I am taking heart from my determination to face things directly, and I have been doing this for some years now... and it has worked wonders.

Although living a perfect life may be out of reach for most people, I think that living a life of authenticity is not so far out of our reach, if we are willing to simply face things and to see them as they are.

While I think my lifestyle lends itself to authenticity, I suspect that there is a great deal of work to be done. This is probably the most important issue that I am facing.

As T.S. Eliot said, "
  • There is one who remembers the way to your door:
    Life you may evade, but Death you shall not.
    You shall not deny the Stranger.
  • They constantly try to escape
    From the darkness outside and within
    By dreaming of systems so perfect that no one will need to be good.
    But the man that is shall shadow
    The man that pretends to be.

Authenticity. That is all there really is.... because everything else?? ... is Bullshit!!

Saturday, August 9, 2008

One Month

A month has already passed since I have begun this practice.

The corollary being that I now have eleven months (and change..) left to live..

One month ago, the thought of having only one year left to live was.. well... frightening.. at least on the surface.

Intellectually, I feel as though I should be appalled that a month has slipped through my fingers, already... except;

it hasn't.

With very few exceptions, I have squarely faced every moment of this past month. I haven't retreated from unpleasantness by trying to wish it away, or by succumbing to pointless anger, or by simply retreating into my head and "getting through" the tough parts by numbing my brain, or turning my thoughts entirely inward... nor, for that matter, have I shrunk away from introspection... I have simply done my best to keep my focus on that point between.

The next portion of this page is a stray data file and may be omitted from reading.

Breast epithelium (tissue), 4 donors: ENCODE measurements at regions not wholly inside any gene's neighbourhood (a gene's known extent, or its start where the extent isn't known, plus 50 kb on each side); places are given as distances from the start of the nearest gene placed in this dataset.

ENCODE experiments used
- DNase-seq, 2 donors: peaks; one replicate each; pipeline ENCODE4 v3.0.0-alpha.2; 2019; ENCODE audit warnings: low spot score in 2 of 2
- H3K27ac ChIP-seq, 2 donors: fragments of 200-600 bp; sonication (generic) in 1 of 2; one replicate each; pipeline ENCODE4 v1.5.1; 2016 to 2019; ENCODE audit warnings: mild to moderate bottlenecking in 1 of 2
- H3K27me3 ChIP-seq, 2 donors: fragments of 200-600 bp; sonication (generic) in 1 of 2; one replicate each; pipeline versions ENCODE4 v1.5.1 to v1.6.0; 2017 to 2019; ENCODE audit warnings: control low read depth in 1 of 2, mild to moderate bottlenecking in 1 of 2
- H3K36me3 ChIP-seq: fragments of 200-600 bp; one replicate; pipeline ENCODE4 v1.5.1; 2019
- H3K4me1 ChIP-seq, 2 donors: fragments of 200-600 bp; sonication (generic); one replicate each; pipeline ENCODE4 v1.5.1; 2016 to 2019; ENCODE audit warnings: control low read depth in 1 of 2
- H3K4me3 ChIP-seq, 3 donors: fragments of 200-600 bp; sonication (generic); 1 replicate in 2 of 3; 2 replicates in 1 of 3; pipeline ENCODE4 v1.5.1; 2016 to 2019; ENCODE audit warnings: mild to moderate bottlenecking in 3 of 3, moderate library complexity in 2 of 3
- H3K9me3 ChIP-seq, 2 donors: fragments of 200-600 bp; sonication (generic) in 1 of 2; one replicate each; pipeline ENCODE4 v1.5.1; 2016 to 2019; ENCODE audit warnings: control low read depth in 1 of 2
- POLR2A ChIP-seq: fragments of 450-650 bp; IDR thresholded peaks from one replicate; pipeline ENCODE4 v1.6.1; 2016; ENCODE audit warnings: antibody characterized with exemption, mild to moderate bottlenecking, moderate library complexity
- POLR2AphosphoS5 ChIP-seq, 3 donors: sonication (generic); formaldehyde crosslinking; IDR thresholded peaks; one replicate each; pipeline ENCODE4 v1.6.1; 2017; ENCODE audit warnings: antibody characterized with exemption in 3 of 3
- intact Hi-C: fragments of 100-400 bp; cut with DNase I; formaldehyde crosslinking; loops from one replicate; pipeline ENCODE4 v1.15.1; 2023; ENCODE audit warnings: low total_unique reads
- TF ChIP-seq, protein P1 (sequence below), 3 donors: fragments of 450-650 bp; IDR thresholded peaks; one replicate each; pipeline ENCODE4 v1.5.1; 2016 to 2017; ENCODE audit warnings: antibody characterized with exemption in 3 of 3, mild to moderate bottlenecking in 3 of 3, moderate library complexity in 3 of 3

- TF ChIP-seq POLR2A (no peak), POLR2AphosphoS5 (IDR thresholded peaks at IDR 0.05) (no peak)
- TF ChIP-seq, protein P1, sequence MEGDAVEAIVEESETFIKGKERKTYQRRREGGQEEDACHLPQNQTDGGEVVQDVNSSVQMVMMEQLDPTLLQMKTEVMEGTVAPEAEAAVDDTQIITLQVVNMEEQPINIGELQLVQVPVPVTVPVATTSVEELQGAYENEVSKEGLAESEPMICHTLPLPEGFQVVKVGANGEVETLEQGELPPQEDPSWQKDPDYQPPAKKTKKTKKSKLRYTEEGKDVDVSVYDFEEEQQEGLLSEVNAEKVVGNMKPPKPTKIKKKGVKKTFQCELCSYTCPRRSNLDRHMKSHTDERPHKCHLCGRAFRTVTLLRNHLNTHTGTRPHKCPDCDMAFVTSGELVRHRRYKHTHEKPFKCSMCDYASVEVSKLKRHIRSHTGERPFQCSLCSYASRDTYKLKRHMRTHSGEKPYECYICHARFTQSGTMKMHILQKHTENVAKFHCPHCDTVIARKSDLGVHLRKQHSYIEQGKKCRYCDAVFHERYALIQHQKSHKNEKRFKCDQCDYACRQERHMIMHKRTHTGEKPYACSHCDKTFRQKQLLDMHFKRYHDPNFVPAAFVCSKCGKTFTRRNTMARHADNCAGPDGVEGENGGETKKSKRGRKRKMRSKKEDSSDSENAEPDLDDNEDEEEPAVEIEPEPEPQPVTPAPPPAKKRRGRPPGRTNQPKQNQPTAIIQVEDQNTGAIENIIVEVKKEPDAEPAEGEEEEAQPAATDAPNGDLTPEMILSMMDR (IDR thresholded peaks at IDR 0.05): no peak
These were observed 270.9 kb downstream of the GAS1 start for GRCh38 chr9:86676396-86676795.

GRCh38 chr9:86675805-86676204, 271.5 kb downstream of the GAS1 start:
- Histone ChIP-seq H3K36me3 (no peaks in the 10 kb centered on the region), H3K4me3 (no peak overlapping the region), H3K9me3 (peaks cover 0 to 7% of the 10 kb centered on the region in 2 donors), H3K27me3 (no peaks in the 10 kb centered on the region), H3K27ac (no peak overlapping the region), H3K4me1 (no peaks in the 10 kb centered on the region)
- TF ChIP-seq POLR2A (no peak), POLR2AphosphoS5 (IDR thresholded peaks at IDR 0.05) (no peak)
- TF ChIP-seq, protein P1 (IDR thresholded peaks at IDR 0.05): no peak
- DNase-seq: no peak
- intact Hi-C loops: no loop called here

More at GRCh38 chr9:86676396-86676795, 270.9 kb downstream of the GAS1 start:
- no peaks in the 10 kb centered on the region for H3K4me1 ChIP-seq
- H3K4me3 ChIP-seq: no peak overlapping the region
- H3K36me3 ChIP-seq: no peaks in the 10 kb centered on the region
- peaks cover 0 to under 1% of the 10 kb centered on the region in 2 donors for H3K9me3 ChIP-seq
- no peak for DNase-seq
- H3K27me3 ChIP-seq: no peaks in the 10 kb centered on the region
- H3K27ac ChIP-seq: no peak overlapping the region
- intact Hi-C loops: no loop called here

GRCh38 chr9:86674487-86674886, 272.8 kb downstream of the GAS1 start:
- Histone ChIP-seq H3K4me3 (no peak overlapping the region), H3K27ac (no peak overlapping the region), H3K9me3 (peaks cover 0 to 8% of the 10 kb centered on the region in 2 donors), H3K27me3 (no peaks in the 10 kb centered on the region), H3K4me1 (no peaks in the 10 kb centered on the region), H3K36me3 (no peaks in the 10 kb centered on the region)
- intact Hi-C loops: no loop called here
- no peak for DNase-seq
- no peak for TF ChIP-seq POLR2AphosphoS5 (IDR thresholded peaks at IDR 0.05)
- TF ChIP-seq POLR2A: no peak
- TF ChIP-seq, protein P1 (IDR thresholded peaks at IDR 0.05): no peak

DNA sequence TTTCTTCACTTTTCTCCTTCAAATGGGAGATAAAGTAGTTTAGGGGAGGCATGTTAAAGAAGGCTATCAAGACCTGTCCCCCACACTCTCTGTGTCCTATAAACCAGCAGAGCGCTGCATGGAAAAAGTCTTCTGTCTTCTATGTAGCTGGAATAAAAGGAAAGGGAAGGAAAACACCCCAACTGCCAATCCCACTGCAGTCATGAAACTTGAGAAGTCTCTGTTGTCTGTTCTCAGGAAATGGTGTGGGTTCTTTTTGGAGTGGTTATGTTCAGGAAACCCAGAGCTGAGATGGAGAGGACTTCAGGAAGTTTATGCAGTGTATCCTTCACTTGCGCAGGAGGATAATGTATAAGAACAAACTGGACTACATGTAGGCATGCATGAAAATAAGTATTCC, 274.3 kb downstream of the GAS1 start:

We look inward to explore our past... Outward to hope and plan for our future... but where to we actually exist?? Well, on that tiny point in between the past and the future... the present moment.

Soft-Belly practice has helped me to begin opening my heart... even to the unpleasant & unavoidable occurrences that come along with frightening regularity.... Observing and Noting practice has helped me to learn how my body, and how my mind react to these moments and incidents... and I am beginning to learn how to replace that reaction with a more appropriate response.

There is a paradox in this; while I am living more and more mindfully, and finding that I am becoming more and more successful at staying in the present moment... and living much more fully in so doing! ... I am also noticing a certain measure of detachment to all of these goings on.

It isn't that I care any less... I actually care much more... it just seems that life doesn't strike me as being so personal... where the good things are mine... and the bad things are aimed at me. It occurs to me that the universe is impersonal... it does not conspire... it doesn't hold grudges... and it doesn't help or save either....

If you are standing on the spot where the rocks will fall when the earthquake hits... you will die. If you are standing a few feet away from the spot where the rocks will fall when the earthquake hits... you may be injured. And if you are nowhere near the spot where the rocks will fall when the earthquake hits.. you may emerge unscathed, or you may not. Something else might happen. Its as simple as that. That sounds as though we have only a one in three chance of making it safely through.. and perhaps that is true... but, here we all are, despite the odds.